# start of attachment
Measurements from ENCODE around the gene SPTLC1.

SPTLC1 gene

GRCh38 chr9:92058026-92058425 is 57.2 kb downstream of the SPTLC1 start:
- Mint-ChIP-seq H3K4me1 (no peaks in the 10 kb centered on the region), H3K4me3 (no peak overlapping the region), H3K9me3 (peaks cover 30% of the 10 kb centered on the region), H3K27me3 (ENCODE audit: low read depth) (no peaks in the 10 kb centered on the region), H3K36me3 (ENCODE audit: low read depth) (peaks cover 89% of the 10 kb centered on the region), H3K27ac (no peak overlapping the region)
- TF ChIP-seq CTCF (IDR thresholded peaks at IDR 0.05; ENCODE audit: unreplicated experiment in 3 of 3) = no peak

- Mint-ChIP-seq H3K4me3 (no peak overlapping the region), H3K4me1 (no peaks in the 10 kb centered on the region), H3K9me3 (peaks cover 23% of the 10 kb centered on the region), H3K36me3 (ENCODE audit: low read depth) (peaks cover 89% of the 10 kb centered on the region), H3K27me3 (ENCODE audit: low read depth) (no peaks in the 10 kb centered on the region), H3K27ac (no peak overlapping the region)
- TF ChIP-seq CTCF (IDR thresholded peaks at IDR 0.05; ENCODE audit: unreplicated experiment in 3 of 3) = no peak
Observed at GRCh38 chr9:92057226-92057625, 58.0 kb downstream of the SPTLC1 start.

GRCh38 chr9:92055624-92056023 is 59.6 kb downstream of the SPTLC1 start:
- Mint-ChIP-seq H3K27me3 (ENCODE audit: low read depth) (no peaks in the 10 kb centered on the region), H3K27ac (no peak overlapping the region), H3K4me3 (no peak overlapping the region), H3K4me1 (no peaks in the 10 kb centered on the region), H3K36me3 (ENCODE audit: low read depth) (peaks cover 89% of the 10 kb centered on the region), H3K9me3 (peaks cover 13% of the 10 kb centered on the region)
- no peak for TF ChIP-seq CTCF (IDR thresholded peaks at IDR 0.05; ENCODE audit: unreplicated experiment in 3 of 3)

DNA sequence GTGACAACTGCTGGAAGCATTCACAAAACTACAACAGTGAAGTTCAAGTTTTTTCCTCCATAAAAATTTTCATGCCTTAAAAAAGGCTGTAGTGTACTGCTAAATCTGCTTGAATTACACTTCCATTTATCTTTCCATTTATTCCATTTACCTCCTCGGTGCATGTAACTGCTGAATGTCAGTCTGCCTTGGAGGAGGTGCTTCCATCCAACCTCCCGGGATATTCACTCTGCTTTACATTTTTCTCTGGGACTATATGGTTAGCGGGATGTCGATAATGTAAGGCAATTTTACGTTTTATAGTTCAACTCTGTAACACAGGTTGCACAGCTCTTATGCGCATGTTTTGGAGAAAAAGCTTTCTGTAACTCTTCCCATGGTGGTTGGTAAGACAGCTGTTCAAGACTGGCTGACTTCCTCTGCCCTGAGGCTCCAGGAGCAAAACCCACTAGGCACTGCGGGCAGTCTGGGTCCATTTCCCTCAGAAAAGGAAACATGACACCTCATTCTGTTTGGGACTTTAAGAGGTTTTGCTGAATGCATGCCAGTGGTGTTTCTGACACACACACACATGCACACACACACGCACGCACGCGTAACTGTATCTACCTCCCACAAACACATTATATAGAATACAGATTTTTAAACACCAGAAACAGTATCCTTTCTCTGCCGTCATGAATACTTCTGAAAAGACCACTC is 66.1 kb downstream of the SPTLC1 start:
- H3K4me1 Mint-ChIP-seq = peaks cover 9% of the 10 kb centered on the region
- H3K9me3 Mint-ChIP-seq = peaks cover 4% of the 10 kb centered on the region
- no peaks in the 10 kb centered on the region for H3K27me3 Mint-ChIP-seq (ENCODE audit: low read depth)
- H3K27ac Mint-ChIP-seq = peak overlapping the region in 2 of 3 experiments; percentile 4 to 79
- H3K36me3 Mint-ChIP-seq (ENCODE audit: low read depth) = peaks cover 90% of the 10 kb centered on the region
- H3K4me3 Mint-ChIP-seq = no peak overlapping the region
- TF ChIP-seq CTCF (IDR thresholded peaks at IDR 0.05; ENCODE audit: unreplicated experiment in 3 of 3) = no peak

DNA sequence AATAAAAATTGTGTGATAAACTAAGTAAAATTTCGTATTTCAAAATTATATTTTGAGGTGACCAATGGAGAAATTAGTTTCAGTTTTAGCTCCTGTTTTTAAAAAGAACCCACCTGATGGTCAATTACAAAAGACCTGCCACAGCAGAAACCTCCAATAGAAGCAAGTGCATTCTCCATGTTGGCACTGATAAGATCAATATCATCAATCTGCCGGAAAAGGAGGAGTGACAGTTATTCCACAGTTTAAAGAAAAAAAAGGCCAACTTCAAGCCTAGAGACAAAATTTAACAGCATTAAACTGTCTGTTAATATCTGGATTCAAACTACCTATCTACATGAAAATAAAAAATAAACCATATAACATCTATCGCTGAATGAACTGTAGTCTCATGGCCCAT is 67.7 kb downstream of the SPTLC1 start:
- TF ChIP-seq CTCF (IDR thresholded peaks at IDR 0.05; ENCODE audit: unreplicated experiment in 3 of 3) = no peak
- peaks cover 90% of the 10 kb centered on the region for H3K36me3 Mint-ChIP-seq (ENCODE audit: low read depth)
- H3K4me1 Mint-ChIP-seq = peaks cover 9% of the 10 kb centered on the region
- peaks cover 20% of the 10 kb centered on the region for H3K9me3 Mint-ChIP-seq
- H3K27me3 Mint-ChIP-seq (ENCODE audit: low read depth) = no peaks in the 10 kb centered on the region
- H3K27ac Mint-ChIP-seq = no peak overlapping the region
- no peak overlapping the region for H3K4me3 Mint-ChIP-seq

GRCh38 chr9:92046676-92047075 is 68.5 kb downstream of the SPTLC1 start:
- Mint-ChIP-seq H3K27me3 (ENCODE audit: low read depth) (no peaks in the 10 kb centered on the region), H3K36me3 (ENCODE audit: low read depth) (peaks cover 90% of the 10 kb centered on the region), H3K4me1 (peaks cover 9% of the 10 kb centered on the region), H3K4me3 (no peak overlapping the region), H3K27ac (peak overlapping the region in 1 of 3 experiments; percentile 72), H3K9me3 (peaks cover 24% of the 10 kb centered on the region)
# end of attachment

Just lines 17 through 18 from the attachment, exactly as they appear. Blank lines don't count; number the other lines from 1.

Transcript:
- H3K36me3 Mint-ChIP-seq (ENCODE audit: low read depth) = peaks cover 90% of the 10 kb centered on the region
- H3K4me3 Mint-ChIP-seq = no peak overlapping the region